To the Gills

Fishtank Ensemble time-travel for hybrid sound

As long as the inhabitants can tolerate the same water, it’s a good bet there’ll be a wide variety of colors, shapes and sizes in any given fish tank. The same holds true for Gypsy jazz group Fishtank Ensemble, which blends Gypsy, jazz, flamenco, folk, rockabilly, tango, rock, pop and more to create a truly unique sound.

The group, based in Los Angeles, has been playing in the United States for seven years. But the European influence is undeniable—Serbian upright slap bassist Djordje Stijepovic has led many Serbian bands, not to mention rockabilly and bluegrass groups in America; French violinist Fabrice Martinez spent about seven years hitchhiking through Europe with various musical instruments; and guitarist Douglas Smolens is an accomplished flamenco and Gypsy jazz player.

Classically trained singer Ursula Knudson hails from Sacramento and plays theremin, ukulele, and, after joining Fishtank Ensemble, was inspired to learn the musical saw. “I guess I seek out nontraditional instruments,” she says.

Knudson mimics her own voice on the saw so well that at times it’s difficult to distinguish between the two. Then again, her own voice is so versatile, maybe she’s mimicking the saw. “I guess I thought it was nerdy,” she says. “I didn’t want to be that girl who could only sing opera.”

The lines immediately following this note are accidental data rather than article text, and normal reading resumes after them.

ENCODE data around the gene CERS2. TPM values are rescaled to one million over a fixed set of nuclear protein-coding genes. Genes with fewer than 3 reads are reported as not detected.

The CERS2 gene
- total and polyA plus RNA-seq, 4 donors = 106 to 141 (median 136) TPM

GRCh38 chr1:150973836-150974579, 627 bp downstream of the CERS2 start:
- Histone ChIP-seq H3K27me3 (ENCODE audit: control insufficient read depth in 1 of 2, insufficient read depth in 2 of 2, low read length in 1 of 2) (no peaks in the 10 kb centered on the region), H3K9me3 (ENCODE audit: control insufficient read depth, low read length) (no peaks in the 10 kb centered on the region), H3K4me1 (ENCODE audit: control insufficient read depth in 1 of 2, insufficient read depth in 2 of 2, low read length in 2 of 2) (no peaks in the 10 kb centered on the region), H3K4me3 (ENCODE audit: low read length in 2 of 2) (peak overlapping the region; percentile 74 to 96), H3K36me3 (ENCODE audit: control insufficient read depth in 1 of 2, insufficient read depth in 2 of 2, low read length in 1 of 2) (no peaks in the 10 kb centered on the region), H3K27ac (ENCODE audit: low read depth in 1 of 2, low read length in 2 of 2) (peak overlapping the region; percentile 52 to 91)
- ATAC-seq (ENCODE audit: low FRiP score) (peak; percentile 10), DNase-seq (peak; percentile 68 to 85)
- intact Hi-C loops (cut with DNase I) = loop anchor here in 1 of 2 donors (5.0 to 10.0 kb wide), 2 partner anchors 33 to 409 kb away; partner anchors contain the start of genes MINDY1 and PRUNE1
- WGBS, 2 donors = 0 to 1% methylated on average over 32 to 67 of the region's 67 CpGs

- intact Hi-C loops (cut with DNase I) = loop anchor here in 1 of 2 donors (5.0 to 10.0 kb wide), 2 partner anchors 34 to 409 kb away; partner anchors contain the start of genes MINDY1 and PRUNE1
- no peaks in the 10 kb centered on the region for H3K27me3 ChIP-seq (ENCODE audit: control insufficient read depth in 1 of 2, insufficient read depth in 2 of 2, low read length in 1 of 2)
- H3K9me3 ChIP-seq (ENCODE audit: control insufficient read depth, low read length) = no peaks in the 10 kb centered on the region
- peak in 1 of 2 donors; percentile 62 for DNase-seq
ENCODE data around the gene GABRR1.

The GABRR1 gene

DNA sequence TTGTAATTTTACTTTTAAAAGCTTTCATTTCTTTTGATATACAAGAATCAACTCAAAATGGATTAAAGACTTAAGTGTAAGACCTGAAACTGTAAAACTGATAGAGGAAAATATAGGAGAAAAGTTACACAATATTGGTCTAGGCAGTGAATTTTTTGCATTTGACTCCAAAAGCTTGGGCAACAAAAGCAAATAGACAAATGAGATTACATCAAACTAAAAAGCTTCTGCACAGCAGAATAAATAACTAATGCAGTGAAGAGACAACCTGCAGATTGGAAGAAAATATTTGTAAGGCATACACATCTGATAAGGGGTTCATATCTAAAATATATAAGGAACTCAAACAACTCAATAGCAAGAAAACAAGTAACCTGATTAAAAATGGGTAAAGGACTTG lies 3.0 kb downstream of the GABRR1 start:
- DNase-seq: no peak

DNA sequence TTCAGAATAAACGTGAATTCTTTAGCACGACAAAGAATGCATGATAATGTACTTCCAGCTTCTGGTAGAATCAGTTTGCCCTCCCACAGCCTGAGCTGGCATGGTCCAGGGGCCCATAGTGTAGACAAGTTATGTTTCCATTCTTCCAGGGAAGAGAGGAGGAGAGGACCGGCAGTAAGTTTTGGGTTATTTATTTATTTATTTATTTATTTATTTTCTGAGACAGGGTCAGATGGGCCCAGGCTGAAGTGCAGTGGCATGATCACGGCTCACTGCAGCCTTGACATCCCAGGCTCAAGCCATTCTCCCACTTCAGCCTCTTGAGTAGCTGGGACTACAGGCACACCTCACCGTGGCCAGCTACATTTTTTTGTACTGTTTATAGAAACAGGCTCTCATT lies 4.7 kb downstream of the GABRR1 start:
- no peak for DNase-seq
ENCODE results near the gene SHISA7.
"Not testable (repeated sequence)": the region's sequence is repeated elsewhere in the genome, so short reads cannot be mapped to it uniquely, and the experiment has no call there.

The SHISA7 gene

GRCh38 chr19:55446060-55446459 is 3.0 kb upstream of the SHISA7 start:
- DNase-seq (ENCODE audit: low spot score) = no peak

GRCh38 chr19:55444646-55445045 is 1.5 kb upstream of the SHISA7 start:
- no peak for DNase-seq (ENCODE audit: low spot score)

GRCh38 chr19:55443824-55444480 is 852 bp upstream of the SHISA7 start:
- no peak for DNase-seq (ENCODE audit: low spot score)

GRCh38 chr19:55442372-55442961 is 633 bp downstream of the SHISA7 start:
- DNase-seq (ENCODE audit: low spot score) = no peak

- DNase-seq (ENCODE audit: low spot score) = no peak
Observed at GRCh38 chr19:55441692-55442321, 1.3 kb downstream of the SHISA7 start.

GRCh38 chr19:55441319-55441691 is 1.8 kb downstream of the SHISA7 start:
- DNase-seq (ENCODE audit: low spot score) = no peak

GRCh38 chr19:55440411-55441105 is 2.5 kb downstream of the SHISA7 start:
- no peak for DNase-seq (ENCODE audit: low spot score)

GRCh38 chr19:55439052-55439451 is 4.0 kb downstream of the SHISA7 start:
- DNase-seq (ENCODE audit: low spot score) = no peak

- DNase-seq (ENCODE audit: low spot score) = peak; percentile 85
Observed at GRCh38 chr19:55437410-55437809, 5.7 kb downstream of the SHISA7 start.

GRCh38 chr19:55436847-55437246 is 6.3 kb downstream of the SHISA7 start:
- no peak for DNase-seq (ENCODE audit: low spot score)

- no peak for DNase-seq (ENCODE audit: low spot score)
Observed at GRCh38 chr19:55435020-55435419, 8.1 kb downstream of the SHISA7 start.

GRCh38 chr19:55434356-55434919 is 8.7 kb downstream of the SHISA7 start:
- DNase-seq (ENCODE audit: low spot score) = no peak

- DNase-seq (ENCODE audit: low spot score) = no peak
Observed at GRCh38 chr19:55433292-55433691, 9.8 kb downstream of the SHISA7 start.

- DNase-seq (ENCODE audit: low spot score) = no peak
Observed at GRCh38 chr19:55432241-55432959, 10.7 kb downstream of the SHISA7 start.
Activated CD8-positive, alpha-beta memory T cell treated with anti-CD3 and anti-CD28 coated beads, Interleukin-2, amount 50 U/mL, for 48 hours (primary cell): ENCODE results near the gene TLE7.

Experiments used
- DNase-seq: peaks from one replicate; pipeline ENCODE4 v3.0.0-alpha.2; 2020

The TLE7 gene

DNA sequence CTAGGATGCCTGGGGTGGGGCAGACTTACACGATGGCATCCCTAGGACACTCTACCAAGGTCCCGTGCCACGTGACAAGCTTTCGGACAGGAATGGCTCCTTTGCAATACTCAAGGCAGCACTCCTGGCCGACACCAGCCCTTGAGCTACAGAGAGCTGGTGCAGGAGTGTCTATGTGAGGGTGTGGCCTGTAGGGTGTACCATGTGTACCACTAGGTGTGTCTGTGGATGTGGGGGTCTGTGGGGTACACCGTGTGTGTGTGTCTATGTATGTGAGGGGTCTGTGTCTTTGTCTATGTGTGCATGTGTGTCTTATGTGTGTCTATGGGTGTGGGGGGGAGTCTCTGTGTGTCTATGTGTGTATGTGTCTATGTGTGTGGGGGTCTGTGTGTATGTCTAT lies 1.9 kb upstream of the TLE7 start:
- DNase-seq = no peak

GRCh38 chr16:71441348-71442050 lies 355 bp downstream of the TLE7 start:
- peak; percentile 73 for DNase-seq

Her singing is highlighted on the band’s third album, Woman in Sin, in a stripped-down version of “Fever.” The tension lets loose in the next track with “Djordje’s Rachenitza,” an accordion, violin and bass tune in 5/8 time that would be a sin not to dance to.

Stijepovic’s virtuoso slap bass finds its way into Gypsy and flamenco just as well as rockabilly and bluegrass; the refreshing sound brings a punk energy. There’s also a hefty Django Reinhardt influence from Smolens.

This hybrid sound is aided by instrument selection. The violintrombo is a peculiar instrument made of the body and strings of a violin with a long trumpet bell attached to the bridge giving it a loud, honky, Victrola sound. And though it’s no longer part of the band, the group once featured the shamisen, a Japanese lute instrument.

The banjolele will also feature in the upcoming concerts. The ukulele with the body and timbre of a banjo is one of those unexpected but wonderful combinations of sound. “It’s not my main instrument, but it gives a unique kick to the show,” Knudson says.

As if Fishtank Ensemble needed more quirks.